But we've covered this already. The angle the BBC put on the matter was that, with so many British firms now in foreign hands, the country is losing control of its economic levers. Their claim is that British workers would be vulnerable to Kraft laying off foreign rather than domestic workers - that, in a way we would be relinquishing our ability to control our employment statistics and even the welfare of our own people.

Oh dear. This smells suspiciously like 'British jobs for British workers' again. The foul stench of that national socialism the BNP have made so much their own of late. That populist drivel the Prime Minister was so keen to associate himself with in 2007, then drop like a lead balloon following the fascists' endorsement.

But this is beside the point. What really stings me is the gross hypocrisy of this position. Why is it that the BBC are so happy to present the sale of Cadbury to an American company in terms of a loss of control over the economy to foreigners - an issue of sovereignty if ever there was one - yet fail to report how busily engaged we are relinquishing far more important economic, financial, even democratic controls to unelected bureaucrats in Brussels? To report one at the expense of the other is simply madness.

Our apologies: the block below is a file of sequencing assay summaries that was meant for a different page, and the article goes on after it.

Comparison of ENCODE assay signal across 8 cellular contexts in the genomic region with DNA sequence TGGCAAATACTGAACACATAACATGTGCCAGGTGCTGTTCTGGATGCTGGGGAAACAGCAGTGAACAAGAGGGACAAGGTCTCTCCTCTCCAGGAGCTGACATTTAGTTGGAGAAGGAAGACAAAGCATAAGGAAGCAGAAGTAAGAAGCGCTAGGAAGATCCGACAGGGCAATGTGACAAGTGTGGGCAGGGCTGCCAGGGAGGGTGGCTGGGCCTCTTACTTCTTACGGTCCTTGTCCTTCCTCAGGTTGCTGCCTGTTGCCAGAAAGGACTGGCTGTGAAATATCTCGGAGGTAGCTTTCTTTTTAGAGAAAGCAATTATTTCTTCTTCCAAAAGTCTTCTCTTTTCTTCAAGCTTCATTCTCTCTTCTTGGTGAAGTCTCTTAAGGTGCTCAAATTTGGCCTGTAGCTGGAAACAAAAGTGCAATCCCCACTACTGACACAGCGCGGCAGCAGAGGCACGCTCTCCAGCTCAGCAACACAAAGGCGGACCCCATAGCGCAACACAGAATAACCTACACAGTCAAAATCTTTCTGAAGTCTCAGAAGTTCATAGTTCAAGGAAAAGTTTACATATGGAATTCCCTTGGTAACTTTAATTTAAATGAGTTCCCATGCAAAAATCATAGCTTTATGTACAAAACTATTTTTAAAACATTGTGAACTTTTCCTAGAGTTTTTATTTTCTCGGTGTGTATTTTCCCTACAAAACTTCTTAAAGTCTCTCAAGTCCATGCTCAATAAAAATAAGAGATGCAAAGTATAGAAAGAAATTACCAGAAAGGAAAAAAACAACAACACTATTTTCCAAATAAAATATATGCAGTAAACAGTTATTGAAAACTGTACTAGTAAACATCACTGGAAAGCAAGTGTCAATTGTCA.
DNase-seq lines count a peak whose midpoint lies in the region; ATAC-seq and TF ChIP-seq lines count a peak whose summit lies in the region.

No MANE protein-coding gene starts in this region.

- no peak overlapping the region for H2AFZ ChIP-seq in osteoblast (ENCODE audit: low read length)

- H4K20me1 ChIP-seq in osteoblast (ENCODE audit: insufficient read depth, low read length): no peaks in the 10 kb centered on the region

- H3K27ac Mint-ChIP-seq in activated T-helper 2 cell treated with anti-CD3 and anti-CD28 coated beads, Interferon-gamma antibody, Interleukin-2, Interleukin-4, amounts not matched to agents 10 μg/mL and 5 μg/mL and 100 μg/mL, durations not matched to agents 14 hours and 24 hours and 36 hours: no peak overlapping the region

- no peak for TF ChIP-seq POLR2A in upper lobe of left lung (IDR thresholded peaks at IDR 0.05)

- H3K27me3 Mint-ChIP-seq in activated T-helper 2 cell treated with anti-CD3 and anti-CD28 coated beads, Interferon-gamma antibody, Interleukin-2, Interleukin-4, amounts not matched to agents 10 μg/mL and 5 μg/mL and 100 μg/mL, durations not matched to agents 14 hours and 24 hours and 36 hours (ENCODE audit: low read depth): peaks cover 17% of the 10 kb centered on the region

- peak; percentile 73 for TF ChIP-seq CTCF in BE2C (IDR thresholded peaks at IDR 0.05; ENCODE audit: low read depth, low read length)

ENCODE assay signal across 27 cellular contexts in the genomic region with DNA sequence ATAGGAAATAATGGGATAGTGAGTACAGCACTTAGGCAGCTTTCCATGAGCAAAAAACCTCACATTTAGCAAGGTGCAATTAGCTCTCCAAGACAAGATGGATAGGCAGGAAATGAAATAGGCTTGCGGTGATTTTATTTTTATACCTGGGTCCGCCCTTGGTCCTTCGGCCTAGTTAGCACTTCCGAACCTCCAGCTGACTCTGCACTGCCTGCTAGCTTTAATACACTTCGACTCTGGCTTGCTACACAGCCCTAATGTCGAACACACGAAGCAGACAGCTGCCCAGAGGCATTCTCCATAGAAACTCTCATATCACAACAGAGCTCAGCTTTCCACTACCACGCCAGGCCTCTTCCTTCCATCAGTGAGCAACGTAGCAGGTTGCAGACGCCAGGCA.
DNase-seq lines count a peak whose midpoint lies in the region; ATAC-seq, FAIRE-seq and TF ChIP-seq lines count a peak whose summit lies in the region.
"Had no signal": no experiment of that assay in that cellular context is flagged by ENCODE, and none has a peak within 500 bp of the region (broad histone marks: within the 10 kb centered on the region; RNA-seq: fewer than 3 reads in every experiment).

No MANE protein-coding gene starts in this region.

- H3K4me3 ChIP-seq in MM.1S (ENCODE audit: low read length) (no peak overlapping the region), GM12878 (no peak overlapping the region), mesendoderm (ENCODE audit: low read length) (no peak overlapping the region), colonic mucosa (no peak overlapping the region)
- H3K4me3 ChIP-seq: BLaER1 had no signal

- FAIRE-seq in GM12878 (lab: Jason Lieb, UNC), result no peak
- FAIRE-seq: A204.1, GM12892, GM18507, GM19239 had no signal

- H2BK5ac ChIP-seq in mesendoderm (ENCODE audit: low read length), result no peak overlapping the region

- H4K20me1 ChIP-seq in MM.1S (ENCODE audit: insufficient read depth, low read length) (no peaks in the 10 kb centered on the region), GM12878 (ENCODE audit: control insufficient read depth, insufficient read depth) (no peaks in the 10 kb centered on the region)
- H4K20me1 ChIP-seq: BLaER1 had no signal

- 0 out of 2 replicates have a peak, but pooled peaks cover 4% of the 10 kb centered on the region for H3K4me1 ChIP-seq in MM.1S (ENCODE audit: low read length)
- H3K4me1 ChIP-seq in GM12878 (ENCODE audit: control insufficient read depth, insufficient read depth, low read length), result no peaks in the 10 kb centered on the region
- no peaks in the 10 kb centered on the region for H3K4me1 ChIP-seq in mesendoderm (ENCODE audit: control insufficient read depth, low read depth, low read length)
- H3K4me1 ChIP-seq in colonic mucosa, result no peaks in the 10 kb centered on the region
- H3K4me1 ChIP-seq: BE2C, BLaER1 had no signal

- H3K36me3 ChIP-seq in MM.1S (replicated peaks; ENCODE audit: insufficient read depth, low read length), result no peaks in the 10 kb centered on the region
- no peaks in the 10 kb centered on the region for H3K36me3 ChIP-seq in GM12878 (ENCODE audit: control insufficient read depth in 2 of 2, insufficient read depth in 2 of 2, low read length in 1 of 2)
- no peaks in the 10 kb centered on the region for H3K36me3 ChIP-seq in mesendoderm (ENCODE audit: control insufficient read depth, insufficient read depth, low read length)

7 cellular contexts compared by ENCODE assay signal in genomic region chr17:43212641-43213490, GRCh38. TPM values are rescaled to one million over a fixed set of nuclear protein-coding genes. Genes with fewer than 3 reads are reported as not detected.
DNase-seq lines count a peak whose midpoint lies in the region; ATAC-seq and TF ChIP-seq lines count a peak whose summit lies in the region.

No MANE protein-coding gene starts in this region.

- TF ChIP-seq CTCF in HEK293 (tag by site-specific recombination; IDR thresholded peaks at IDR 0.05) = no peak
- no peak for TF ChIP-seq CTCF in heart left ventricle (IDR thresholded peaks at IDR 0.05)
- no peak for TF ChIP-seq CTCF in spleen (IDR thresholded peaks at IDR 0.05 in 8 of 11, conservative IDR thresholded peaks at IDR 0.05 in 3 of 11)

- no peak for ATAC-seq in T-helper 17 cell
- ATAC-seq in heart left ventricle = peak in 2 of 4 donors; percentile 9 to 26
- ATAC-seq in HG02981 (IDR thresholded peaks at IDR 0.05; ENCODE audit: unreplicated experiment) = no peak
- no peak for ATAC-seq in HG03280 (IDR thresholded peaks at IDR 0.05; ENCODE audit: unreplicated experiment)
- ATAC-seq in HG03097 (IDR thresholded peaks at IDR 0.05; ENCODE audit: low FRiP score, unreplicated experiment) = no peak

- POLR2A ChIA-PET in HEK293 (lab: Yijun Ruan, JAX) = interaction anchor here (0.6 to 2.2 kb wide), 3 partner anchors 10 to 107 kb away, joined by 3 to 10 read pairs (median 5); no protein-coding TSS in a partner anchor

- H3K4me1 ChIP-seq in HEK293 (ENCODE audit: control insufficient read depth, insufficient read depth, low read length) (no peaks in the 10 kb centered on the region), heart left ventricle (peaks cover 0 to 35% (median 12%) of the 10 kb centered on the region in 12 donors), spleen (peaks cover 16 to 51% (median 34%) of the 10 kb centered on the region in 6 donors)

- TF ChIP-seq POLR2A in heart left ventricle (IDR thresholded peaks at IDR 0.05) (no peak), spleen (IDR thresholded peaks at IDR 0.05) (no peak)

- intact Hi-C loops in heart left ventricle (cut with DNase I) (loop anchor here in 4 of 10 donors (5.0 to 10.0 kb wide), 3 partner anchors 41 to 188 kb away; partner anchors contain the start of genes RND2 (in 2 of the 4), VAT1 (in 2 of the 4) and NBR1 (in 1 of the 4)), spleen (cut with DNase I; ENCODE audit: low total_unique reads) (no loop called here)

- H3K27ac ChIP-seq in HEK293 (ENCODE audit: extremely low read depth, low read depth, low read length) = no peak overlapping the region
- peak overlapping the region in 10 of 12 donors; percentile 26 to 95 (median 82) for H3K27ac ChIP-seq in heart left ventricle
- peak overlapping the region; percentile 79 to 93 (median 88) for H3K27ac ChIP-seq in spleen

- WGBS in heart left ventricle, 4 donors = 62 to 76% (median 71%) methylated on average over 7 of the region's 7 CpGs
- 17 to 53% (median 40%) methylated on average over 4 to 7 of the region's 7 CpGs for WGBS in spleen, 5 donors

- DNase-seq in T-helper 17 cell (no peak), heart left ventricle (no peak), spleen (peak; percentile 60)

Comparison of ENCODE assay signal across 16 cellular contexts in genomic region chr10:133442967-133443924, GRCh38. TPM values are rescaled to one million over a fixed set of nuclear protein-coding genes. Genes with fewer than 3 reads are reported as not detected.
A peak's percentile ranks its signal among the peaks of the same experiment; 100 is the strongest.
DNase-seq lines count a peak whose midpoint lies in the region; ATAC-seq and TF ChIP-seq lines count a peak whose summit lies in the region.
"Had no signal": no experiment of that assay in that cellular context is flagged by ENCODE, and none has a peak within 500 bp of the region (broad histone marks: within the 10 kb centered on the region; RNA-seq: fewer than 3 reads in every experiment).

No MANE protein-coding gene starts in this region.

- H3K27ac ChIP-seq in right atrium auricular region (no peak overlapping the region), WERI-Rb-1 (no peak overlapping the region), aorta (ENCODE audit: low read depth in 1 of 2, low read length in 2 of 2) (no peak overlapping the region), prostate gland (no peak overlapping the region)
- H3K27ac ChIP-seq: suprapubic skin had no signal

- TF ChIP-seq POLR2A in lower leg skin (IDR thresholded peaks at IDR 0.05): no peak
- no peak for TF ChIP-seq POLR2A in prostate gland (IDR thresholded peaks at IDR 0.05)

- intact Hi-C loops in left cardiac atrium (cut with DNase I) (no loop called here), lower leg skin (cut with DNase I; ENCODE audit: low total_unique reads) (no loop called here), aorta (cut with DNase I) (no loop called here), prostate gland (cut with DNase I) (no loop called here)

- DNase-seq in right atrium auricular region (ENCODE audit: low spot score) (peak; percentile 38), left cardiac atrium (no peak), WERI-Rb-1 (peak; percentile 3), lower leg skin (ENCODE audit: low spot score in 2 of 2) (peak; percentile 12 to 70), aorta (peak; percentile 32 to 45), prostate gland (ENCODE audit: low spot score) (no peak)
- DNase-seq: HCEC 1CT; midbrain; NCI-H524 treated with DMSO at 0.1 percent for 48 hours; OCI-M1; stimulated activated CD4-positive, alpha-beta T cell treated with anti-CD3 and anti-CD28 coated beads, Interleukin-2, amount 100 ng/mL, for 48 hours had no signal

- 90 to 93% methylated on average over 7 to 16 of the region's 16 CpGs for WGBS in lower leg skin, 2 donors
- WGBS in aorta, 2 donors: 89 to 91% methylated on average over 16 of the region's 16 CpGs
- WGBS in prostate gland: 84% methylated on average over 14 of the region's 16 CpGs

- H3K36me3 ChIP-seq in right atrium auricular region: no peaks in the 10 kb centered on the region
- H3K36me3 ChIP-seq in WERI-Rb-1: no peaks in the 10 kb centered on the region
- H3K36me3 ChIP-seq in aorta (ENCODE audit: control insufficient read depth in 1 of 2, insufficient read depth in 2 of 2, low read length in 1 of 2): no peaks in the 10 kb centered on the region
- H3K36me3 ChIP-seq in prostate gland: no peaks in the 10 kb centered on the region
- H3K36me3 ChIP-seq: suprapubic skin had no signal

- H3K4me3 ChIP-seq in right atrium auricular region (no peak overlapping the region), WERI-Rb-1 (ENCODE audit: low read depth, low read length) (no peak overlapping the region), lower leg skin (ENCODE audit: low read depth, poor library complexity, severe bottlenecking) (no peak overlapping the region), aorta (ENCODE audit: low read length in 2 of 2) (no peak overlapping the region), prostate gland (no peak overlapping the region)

Madness perhaps, or ulterior motive. Is the BBC's position really about sovereignty? Is it really about job losses when the EU is threatening our ability to control inflation and interest rates? Depriving us of the right to self-regulate the lynchpin of our international economy?

Or is that they do not report our loss of sovereignty to Brussels because, like Labour, they have resigned themselves to discarding democracy in order to stealthily impose their shared agenda onto the British people?

As Roy Hattersley explained in 1992; 'Labour has converted to Europe because Europe has converted to socialism'. Perhaps what he meant was that Labour has sold its soul because Europe has converted to socialism.

How has this country got to such a point? Only last week the press also saw it fit to publicise the views of a surgeon so lacking in respect and understanding of the basic foundations of liberal democracy that, with an entirely straight face, he called for the banning of butter.

What madness is this? What fever hangs over the minds of our broadcasters? I was initially rendered speechless, yet even now find it difficult in mustering the words to counter such an insane argument. The totalitarians among us must be absolutely elated.